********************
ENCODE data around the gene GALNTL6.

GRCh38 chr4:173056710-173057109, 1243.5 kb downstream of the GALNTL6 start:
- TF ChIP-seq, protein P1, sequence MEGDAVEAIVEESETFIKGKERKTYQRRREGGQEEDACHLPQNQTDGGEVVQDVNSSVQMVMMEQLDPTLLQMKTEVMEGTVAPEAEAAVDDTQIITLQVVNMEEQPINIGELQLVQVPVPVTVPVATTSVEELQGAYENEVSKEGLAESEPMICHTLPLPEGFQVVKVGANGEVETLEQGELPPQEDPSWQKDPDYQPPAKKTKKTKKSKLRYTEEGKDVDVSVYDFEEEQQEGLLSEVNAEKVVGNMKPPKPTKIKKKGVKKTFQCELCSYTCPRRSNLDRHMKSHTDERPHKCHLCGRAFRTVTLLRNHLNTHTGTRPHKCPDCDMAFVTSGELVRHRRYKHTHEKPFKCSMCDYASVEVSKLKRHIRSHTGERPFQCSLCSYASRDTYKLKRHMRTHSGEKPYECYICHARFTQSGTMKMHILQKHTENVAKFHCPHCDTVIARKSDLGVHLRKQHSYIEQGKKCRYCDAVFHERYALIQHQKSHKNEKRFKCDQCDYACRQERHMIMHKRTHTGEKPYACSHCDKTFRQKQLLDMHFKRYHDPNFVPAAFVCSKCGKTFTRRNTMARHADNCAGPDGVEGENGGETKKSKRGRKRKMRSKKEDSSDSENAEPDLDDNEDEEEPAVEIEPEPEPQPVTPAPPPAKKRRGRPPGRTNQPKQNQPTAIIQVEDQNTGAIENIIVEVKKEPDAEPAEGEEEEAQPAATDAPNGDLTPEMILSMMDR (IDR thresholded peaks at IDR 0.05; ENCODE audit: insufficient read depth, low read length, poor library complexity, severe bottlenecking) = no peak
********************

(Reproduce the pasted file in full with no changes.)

ENCODE data around the gene GALNTL6.

GRCh38 chr4:173056710-173057109, 1243.5 kb downstream of the GALNTL6 start:
- TF ChIP-seq, protein P1, sequence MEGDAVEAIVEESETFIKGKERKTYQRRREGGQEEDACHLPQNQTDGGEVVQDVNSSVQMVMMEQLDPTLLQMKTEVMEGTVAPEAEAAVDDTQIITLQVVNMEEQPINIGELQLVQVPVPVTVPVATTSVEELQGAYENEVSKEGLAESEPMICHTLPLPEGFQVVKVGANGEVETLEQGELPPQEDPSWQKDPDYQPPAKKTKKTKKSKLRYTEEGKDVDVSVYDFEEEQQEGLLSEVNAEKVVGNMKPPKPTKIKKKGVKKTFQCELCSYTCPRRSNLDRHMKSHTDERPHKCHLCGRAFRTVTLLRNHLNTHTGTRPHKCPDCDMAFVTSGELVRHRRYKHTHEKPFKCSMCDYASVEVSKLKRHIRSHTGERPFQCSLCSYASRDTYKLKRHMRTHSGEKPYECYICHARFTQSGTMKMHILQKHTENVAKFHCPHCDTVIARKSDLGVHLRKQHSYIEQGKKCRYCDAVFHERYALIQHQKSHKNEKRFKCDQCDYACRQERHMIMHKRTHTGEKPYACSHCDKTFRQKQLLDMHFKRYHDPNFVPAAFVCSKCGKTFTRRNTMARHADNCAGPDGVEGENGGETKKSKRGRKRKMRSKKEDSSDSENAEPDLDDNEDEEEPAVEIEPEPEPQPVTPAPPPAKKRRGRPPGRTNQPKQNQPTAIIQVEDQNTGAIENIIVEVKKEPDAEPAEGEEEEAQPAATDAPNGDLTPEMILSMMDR (IDR thresholded peaks at IDR 0.05; ENCODE audit: insufficient read depth, low read length, poor library complexity, severe bottlenecking) = no peak